The Oscars are fast approaching with a live screening set for March 2nd. While the Oscars are and have always been biased towards certain films (specifically English speaking ones usually produced by major Hollywood studios or well known directors), they have become increasingly popular and prestigious. The movies nominated for best picture always get lots of fanfare, but films in other categories are sometimes overlooked.
The short film categories often suffer from this. This is shame because they are a great way to showcase talents from across the globe. Because they cost significantly less to produce they can vary greatly in their subject matter and style. While some of them are made by larger studios, many of them are not and are very personal films made by small independent creators/companies passionate about the medium.
The Oscar nominated animated shorts from last year.
For those of you who have yet to see them, the Oscar nominated animated shorts this year, are overall, a pretty solid bunch. The nominees include a Disney short, three entries from Europe, an anime, and an independently produced short. If you happen to attend the screening of the nominees at your local theater, you will probably notice that the program also includes three honorable mentions which were not nominated for the Oscars. Fortunately, they are also fairly enjoyable as well. (Unfortunately, the animated shorts are 'hosted' between each segment by two obnoxiously unfunny CGI animals. But, hey, at least the awards aren't being hosted by Seth MacFarlane again this year.) So without a further ado, here are some brief reviews (and winner predictions) for the nominees and honorable mentions for the Best Animated Short of 2014.
Get a Horse!
Director: Lauren Macmullan
Company: Walt Disney Animation Studios
Get a Horse is a throwback to Disney's original rubber-hose Mickey Mouse shorts from the early 1930s with a twist. When Peg Leg Pete attempts to run a hay wagon off the road, Mickey and Horace are forced out of the movie screen and into the theater, becoming CGI colored versions of themselves. Horace and Mickey then battle Pete, who has kidnapped Minnie, by finding ways to interfere with movie playing on screen. While the premise is a bit gimmicky and not entirely original, (Tex Avery loved inserting self aware sight gags into his cartoons, and Get a Horse bears some resemblance to Osamu Tezuka's 1985 short, Broken Down Film) the film has been made with so much love and passion it is hard not to smile at the character's antics.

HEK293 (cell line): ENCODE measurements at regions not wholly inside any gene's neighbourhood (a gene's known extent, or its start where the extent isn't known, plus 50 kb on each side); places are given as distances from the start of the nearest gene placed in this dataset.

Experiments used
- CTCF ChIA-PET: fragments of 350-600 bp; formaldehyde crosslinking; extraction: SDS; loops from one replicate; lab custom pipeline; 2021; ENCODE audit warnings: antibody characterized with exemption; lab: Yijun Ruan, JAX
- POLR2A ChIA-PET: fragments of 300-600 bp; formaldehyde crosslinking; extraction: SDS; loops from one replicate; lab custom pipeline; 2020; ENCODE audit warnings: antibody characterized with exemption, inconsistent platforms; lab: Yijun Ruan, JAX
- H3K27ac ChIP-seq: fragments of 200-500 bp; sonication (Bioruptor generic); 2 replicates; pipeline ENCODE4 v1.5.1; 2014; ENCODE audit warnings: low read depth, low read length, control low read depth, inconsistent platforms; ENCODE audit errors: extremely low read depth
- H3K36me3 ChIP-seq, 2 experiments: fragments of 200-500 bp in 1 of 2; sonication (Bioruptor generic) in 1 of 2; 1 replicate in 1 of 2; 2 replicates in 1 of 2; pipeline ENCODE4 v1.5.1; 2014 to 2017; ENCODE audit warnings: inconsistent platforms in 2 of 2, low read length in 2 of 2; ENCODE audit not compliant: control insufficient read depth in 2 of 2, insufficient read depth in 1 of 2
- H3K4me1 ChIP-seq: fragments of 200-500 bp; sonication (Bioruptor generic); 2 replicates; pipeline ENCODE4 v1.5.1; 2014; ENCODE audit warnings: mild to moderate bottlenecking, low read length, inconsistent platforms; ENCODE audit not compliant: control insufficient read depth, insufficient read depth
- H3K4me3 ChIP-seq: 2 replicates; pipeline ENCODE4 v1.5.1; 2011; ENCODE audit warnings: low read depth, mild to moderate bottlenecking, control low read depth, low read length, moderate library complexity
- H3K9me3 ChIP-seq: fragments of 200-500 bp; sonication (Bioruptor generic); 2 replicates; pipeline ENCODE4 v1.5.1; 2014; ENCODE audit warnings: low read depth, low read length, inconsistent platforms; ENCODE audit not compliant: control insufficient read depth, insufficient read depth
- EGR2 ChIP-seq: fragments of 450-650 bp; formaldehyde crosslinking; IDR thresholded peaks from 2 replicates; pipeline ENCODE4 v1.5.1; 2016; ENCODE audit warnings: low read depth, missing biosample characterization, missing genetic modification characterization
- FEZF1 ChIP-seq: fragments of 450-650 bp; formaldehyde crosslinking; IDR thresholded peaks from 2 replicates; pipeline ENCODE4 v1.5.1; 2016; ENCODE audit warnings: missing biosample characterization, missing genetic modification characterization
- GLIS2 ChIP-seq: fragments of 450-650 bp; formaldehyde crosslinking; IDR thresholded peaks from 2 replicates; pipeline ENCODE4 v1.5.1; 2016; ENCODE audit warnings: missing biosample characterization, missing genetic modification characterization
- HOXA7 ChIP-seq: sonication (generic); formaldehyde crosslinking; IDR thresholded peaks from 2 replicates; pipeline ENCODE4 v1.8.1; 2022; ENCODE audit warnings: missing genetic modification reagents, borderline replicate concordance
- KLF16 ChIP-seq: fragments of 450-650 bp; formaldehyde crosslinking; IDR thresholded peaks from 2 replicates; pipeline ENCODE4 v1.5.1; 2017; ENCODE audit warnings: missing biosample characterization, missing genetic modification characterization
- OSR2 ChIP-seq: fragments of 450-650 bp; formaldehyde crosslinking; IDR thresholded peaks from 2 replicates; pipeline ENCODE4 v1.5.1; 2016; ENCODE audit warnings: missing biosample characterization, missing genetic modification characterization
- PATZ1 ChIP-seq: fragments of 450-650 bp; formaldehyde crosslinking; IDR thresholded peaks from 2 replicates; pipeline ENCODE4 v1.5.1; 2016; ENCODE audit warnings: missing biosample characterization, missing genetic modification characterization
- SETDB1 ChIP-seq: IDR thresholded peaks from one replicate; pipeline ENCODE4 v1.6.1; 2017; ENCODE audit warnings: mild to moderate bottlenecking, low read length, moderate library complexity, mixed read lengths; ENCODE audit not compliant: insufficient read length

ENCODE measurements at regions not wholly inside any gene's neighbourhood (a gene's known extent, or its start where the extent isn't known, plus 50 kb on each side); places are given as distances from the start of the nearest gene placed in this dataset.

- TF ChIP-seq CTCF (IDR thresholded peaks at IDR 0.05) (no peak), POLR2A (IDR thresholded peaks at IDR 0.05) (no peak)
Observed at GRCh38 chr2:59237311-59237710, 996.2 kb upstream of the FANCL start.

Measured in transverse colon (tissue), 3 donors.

Get a Horse is not necessarily the best nominee, but it has already become an audience favorite, having won the Annie Award for Best Animated Short Subject and being nominated for Best Animated Film at the San Diego Film Critics Society. More than likely it will probably win the Academy Award. Get a Horse also features original voice recordings from the 1930s, marks the first appearance of Oswald the Lucky Rabbit in a Disney cartoon in over 84 years, and is the first Disney production to be directed solely by a female animator.
Directors: Laurent Witz & Alexandre Espigares
Company: ZEILT Productions, WATT Frame
Mr. Hublot moves at a far more leisurely pace than Get a Horse and has no dialogue. However, this largely aids the film rather than hindering it. The short follows a little mechanical man who lives in a Victorian era steampunk-like society. But Mr. Hublot largely chooses to ignore the beautifully rendered CGI/ stop-motion animated landscapes around him. Instead, he focuses intently on his work, preferring the company of his typewriter indoors rather than socializing with others. One day, his work is disrupted after he discovers a small robotic puppy abandoned outside his apartment. Mr. Hublot takes pity on the creature and adopts it. Eventually the puppy grows into a huge dog, and Mr. Hublot is faced with a difficult decision: Should he keep his pet / only friend and allow it to disrupt his work? Or should he get rid off it?